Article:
Sibelius: Symphony Nos. 6 & 7

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Sibelius: Symphony Nos. 6 & 7



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Sibelius: Symphony Nos. 6 & 7


Symphony No. 6 in D minor, Op. 104

Symphony No. 7 in C major, Op. 105

The Tempest - Suite No. 2, Op. 109 No. 3



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Jean Sibelius: Symphony No. 6 in D minor, Op. 104

I. Allegro molto moderato

II. Allegretto moderato

III. Poco vivace

IV. Allegro molto

Jean Sibelius: The Tempest Suite Nos. 1 and 2, Op. 109, Nos. 2, 3

I. Chorus of the Winds

II. Intermezzo

III. Dance of the Nymphs

IV. Prospero

V. Song I and II

VI. Miranda

VII. The Naiads

VIII. Dance Episode

Jean Sibelius: Symphony No. 7 in C major, Op. 105

Symphony No. 7 in C major, Op. 105

Gramophone Classical Music Guide


“A most enjoyable conclusion to Petri Sakari's Sibelius symphony cycle. Sakari's Sixth impresses by dint of its unpretentious honesty and quiet cogency. As on previous instalments within this series, the Icelanders respond with a keen fervour as contagious as it's heartwarming. Their woodwind roster comprises an especially personable bunch, and if the strings inevitably lack that very last ounce of tonal clout and sheer composure provided by, say, Karajan's Berlin Philharmonic or the San Francisco Symphony under Blomstedt – to name but two of the strongest rivals – there's no missing the touching expressive warmth they bring to the work's transcendental closing pages.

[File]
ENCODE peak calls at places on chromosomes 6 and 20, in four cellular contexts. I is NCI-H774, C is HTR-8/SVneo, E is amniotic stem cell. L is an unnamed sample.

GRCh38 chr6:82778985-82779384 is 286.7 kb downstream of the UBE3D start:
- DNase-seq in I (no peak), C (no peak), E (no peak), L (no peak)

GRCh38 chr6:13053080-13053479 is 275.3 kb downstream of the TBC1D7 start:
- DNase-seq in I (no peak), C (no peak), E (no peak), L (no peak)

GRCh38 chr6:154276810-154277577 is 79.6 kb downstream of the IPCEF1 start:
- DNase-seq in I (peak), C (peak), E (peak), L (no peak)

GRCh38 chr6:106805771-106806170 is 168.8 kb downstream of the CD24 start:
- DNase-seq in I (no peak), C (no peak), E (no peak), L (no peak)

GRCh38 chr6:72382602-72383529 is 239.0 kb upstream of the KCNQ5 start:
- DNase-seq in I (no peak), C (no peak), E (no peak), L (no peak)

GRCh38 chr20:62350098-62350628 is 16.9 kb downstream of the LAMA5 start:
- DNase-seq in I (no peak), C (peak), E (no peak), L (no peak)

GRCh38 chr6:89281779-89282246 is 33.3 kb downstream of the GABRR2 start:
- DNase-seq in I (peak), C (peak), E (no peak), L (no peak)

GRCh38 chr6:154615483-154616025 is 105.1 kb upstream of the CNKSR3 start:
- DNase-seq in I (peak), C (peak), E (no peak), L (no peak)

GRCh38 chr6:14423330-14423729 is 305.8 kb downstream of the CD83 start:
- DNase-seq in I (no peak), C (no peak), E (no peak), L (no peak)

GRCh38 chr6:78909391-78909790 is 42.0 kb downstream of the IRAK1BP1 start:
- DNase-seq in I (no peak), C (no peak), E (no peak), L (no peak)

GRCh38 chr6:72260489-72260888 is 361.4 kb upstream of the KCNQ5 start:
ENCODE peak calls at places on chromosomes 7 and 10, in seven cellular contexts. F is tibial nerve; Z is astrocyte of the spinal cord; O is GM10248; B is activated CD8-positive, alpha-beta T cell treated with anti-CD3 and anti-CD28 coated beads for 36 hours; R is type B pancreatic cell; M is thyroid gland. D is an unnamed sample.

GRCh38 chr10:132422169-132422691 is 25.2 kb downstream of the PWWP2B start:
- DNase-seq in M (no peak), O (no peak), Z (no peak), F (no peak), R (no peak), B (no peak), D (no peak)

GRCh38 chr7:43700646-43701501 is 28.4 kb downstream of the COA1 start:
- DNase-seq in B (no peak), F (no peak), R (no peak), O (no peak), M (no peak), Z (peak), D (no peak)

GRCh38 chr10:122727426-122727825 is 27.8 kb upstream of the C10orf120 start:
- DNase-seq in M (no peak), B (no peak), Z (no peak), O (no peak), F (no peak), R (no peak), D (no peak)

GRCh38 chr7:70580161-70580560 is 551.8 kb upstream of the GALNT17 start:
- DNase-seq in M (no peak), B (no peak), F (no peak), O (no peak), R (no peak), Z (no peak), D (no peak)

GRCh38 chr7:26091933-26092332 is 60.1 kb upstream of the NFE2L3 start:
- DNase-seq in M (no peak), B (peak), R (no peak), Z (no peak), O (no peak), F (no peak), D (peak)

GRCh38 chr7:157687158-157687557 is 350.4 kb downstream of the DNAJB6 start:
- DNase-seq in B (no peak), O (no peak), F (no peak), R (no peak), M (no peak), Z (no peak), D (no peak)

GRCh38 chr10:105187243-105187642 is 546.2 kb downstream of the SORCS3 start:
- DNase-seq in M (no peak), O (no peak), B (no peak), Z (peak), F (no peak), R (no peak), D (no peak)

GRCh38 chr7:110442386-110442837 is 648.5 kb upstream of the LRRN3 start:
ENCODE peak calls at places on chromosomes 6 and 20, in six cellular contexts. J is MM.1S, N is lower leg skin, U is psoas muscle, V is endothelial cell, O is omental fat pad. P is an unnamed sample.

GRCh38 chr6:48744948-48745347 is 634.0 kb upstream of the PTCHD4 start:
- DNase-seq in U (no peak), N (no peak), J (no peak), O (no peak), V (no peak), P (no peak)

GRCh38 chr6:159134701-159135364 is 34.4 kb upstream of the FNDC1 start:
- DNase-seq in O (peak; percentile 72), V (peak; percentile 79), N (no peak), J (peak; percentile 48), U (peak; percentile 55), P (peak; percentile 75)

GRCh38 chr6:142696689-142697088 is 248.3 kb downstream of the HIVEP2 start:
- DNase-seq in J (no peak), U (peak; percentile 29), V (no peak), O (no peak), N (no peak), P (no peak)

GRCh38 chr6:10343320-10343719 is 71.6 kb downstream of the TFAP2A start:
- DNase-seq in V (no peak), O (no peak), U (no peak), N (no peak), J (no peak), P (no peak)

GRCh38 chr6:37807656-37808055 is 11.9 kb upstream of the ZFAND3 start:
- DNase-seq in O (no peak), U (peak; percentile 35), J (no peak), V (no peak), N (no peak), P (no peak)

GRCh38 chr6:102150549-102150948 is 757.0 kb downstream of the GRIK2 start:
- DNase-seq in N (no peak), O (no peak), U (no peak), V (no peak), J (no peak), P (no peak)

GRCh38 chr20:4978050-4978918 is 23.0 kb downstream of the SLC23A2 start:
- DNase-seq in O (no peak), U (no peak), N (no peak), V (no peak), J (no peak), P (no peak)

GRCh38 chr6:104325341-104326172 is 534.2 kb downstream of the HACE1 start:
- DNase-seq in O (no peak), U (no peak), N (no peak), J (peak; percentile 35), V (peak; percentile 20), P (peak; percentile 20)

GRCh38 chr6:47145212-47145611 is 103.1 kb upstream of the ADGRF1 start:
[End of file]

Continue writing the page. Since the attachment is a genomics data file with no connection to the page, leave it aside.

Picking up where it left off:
In Sakari's hands both outer movements develop real fire and purpose, and he uncovers plenty of happy detail along the way – the distinctive colouring of the bass clarinet being one of this performance's chief pleasures.
Sakari's Seventh, too, is very good indeed, patient and imaginative in the manner of Vänskä, or Sanderling's much underrated, irresistibly sinewy 1974 recording with the Berlin Symphony Orchestra. Perhaps the Iceland Symphony's principal trombonist could have been just a touch more assertive for that heroic initial solo six bars after fig C, and the timpanist appears to enter a bar late just before fig E, but the only sizeable niggle concerns Sakari's not-quiteseamless handling of that tricky Poco a poco affrettando transition passage into the Vivacissimo section beginning at fig J, itself not entirely free of a certain breathless fluster. All this means that Sakari's conception as a whole isn't as thrillingly inevitable an experience as Koussevitzky's, Maazel's or Boult's masterly 1963 concert relay with the RPO. That said, Sakari builds the shattering Largamente climax at fig Z superbly, and the closing bars are exceptionally fine. Not a front-runner, perhaps, but no mean achievement all the same. Well worth investigating at Naxos price.”

The Times

“… the textures are clear and lively ...with the added attraction of the second Tempest suite - the opening Chorus of the Winds is ravishingly done - the Naxos disc is a strongly recommendable bargain.”

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